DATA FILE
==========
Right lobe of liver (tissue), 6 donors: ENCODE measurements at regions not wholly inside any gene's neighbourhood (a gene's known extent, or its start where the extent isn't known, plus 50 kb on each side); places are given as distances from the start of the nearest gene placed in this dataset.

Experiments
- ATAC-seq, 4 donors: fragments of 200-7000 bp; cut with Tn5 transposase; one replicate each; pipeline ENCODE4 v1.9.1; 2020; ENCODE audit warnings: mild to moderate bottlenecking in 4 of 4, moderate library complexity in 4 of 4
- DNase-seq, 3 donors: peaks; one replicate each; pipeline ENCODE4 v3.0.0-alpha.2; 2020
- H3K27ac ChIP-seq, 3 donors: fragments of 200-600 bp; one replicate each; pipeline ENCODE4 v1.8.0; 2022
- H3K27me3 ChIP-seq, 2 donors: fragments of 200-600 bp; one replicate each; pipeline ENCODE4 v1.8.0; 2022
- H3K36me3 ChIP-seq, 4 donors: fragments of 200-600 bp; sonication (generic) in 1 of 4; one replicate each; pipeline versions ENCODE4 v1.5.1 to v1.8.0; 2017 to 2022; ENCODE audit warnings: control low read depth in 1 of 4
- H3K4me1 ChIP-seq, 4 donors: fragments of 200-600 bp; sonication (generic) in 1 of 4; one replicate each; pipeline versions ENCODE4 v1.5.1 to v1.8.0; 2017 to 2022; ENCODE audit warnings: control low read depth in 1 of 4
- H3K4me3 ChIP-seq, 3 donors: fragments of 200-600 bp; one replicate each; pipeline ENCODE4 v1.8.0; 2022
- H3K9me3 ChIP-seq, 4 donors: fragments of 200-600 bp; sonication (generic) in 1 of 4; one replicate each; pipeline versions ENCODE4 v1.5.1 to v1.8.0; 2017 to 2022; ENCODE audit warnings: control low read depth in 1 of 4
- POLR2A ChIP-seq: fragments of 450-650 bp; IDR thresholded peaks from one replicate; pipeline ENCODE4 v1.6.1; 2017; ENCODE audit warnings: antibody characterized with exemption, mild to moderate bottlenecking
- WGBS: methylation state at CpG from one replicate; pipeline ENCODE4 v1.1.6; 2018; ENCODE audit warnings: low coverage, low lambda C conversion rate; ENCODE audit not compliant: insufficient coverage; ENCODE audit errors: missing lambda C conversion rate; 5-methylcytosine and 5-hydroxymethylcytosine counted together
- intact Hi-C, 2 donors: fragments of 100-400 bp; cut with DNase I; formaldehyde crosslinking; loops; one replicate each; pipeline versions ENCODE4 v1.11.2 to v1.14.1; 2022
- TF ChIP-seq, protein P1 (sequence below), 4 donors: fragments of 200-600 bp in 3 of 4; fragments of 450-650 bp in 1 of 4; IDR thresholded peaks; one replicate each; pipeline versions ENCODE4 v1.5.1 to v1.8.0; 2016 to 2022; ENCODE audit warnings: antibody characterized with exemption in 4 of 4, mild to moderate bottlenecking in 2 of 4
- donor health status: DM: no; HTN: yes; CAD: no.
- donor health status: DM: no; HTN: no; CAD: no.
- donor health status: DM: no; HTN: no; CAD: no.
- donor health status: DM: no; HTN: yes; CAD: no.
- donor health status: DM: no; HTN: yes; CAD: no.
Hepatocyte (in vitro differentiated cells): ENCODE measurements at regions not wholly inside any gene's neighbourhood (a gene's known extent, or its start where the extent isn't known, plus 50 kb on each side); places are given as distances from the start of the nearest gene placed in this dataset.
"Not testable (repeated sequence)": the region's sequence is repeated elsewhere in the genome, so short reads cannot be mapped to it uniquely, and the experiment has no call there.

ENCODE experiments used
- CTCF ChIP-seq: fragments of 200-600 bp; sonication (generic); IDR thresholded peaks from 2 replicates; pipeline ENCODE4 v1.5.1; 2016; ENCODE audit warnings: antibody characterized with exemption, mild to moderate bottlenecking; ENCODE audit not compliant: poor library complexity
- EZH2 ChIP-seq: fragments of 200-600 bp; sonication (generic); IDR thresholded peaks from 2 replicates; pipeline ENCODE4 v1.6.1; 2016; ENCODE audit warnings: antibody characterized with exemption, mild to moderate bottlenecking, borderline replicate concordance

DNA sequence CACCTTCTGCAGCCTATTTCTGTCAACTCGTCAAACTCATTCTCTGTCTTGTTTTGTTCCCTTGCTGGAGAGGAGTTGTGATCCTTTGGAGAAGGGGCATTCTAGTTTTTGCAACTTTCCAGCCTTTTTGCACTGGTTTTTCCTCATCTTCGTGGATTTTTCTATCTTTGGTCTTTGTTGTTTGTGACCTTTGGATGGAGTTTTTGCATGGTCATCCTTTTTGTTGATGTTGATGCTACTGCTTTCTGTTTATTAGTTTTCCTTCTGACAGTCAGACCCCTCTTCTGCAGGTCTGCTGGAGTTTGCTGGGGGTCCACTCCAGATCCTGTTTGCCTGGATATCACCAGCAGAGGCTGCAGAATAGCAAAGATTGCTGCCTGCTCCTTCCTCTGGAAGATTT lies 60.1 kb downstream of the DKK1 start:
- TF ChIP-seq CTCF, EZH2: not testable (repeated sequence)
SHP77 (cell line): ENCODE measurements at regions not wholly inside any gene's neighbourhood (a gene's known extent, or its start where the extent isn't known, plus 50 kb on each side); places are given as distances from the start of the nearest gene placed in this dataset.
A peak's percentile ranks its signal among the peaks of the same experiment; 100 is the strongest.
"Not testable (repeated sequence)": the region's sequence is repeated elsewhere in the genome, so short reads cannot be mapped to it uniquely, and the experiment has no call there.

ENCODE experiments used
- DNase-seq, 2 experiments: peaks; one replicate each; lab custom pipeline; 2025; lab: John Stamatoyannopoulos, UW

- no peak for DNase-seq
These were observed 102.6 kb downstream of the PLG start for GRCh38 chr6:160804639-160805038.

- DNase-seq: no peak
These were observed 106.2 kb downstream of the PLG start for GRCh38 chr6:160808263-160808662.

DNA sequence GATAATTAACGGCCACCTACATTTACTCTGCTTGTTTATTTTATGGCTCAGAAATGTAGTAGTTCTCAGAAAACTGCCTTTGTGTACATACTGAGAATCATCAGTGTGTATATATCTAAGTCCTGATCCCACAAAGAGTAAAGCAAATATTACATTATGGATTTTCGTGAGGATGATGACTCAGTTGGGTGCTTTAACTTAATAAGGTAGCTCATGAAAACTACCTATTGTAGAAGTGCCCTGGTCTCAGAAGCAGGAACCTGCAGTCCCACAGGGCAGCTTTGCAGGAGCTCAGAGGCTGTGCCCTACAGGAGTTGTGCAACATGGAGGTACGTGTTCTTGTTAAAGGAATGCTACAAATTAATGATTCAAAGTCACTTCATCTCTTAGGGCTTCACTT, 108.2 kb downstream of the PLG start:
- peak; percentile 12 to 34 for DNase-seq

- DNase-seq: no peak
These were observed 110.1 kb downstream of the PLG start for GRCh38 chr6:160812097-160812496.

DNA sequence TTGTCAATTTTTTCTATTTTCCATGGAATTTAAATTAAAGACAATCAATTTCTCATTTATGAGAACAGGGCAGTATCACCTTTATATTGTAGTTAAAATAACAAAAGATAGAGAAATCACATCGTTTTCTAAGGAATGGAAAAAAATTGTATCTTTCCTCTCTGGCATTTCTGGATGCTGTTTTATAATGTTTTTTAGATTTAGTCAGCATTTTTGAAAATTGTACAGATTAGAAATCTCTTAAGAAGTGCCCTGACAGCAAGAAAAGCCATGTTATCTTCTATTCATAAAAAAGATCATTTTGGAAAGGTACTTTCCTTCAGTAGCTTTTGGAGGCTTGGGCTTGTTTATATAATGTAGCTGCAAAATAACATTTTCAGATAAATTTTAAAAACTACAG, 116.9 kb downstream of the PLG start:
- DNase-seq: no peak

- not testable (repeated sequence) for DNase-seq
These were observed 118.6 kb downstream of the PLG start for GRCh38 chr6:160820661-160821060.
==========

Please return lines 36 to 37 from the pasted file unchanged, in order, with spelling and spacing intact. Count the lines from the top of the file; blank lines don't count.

DNA sequence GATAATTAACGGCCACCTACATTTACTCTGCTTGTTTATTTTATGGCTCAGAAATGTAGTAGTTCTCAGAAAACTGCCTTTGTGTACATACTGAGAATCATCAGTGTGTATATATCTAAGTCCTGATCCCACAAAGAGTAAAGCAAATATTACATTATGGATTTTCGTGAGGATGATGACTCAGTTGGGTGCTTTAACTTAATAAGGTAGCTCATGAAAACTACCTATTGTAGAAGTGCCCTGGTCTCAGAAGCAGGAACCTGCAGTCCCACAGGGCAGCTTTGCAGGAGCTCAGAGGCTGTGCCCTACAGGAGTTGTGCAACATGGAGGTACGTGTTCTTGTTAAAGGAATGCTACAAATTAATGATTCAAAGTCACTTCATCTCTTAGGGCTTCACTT, 108.2 kb downstream of the PLG start:
- peak; percentile 12 to 34 for DNase-seq